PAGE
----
The Catholic Church had fingers in many pies by that time. There was the march and subjugation through the Americas. I'm not sure when the Church made its way into Africa (certainly the Coptic Church has been there from the beginning, and Ethiopia has had a strong Christian presence through the centuries). There clearly are tribes today struggling through the Islam/Christian debate, and it gets bloody messy sometimes. I don't know if the Catholic Church ever got into India in any serious way, but I've read the entrance to China has its own difficulties, to and including somebody who took the Christian message and twisted it into some weird faith that no Christian I know would recognize, and tried to overthrow the powers that be at the time looking to take over the joint...and if not for a very intensive effort by the Chinese Emperor's forces to finally put down the insurrection, the history of that part of the world might be quite different.

    Taiping Rebellion - Wikipedia

    But that has been the way of religion in general for all of history, until the little American experiment in separation of Church and State.
     
    Last edited: Jul 29, 2021
  11. wil

    wil UNeyeR1 Moderator

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    Stateside if you wanna go into the priesthood, science, medicine, law, or English Latin is a hugr benefit if not prerequisite.
     
  12. Cino

    Cino Big Love! (Atheist mystic) Admin

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    There were almost 700 years between Charlemain and Luther.

    The German tribes were converted at various points in time. Some as you say forcibly, such as the Saxons under Charlemain, a pretty gruesome event. Just to the east, across the Elbe river, the Slavic tribes were converted over the next few centuries. The Polish were early adopters, the Balts were again converted at sword point, during the Northern Crusades of the 12th century. The Rus' (modern day Ukraine) were oriented towards Byzantium, rather than Rome, and were converted by missionary activity. The Hungarians initially flirted with Byzantium, and even got a blessed diadem sent for the baptism/coronation of their king, but then switched to Rome (but kept the crown, still around apparently). further down the Balkans it gets even more complicated, Croatia turning to Rome, Serbia to Constantinople...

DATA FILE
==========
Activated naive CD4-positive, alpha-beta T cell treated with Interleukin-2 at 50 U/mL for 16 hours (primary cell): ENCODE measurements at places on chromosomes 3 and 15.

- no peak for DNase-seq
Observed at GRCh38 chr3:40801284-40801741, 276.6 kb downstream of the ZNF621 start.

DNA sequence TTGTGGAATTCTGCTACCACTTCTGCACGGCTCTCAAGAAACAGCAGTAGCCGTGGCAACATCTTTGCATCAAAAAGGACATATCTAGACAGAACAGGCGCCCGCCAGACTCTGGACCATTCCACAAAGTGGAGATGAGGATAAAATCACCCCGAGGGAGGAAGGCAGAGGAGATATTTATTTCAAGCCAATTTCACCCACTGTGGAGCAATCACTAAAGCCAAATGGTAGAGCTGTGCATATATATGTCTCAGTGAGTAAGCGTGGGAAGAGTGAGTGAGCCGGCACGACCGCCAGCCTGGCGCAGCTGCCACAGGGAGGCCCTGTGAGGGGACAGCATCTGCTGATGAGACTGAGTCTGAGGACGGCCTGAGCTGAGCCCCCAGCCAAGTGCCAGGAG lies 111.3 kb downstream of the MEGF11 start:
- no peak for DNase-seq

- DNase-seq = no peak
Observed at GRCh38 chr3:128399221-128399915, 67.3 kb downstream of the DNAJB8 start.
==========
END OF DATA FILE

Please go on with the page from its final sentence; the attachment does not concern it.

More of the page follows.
Luther stood at the turning point of reform movements, there had been earlier attempts (Waldensians, Hussites, perhaps the Cathars, many more). Germany was fragmented before the Reformation, due to the political system of powerful warlords - excuse me, "nobles" - who elected the emperor, and the struggle with the church over who gets to rule the considerable church lands (does the Pope nominate the Prince-bishops, or is it the emperor). So Luther's reformation was seen by some of those power players as a way to break the stalemate, which it did, resulting in the 30 years war. Which was fought over power and influence, not religion, as the alliances crossed faiths all the time.

    The Scandinavians were Roman Catholic before adopting Lutheranism. And pagan before that, of course. Some even voted democratically on which faith, pagan or (Roman Catholic) Christian, they should adopt, like the Icelanders. Others were converted because their kings converted. And as you say, the pagan customs stayed around.
     
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  13. Cino

    Cino Big Love! (Atheist mystic) Admin

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    Grimoires were popular throughout the Renaissance, when academia had moved out of the monasteries. The fall of Byzantium also brought Greek texts which had been previously unknown into the West, so in some cases, we have two lines of transmission of the ancient texts, via Arabic and directly via Greek.

    As to your question about scholarship in Islamic countrirs, it is a long story, just like in the West. Empires and kingdoms rose and fell, centers of learning got established and destroyed... major catastrophes to Islamic scholarship were the Mobgol invasion of Mesopotamia and Syria, and the Reconquista of Spain.
     
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  14. Thomas

    Thomas Administrator Admin